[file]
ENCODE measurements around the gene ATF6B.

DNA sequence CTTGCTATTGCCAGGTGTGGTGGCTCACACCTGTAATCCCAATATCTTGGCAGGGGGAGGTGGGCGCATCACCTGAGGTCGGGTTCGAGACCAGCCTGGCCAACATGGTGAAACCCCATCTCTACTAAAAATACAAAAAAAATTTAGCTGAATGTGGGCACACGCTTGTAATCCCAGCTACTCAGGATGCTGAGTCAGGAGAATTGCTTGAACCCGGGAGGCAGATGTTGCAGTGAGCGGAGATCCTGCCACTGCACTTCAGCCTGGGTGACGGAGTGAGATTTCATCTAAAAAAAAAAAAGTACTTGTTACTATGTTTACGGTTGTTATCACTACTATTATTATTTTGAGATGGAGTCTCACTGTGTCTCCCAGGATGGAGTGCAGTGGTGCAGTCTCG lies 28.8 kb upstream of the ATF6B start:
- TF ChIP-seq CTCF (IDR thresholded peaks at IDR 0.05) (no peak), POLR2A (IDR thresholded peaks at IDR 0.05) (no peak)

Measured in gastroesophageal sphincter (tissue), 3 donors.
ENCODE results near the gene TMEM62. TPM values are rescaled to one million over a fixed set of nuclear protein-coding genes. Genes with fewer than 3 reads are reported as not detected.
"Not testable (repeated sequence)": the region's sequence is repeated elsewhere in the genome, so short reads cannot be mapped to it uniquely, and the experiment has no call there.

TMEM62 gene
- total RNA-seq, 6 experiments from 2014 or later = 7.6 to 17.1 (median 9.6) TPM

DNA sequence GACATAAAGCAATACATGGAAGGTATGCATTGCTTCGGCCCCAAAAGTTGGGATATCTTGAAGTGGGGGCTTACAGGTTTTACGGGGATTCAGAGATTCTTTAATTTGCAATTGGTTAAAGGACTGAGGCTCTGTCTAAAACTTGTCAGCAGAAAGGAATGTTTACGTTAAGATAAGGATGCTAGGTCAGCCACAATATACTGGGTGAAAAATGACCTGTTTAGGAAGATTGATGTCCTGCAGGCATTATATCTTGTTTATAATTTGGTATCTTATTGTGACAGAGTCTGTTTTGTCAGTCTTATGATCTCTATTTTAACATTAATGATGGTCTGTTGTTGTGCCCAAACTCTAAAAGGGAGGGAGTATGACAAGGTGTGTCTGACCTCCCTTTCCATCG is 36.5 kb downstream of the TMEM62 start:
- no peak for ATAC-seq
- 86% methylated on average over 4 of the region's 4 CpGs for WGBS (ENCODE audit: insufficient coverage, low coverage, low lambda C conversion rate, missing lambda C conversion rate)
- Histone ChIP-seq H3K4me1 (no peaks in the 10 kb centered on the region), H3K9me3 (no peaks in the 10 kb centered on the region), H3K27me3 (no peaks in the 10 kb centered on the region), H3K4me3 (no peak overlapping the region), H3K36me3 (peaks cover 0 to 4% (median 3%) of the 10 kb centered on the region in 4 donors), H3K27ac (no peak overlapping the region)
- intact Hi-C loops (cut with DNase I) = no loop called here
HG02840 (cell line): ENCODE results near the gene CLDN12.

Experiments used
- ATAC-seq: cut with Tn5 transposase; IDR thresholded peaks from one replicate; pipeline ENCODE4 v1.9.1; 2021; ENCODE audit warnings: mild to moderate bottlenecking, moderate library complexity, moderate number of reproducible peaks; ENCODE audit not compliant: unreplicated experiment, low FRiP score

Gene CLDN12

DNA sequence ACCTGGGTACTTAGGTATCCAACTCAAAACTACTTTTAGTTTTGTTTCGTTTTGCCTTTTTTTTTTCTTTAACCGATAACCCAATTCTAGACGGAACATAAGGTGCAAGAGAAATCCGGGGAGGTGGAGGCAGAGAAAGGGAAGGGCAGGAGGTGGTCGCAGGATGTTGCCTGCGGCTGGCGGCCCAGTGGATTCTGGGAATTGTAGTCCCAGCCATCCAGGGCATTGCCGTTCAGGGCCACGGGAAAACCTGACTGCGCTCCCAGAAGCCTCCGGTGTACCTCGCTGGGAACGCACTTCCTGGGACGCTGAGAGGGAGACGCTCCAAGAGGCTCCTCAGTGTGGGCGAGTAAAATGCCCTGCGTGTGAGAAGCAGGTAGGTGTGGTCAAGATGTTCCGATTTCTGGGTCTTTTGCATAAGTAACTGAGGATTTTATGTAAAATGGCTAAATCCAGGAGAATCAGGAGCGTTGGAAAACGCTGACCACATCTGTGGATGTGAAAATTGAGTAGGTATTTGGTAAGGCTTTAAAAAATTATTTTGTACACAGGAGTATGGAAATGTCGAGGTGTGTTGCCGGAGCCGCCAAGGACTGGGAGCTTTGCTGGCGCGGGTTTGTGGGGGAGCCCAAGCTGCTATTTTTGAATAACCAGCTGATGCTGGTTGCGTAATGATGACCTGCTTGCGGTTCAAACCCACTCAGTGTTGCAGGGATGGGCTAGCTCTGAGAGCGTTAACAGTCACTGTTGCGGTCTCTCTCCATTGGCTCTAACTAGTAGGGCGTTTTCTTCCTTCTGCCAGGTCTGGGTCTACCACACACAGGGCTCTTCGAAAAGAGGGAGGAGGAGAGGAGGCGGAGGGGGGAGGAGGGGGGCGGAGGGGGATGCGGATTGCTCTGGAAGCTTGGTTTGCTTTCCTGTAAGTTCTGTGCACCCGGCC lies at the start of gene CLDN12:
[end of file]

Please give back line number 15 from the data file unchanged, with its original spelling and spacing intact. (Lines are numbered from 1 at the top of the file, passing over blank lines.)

Experiments used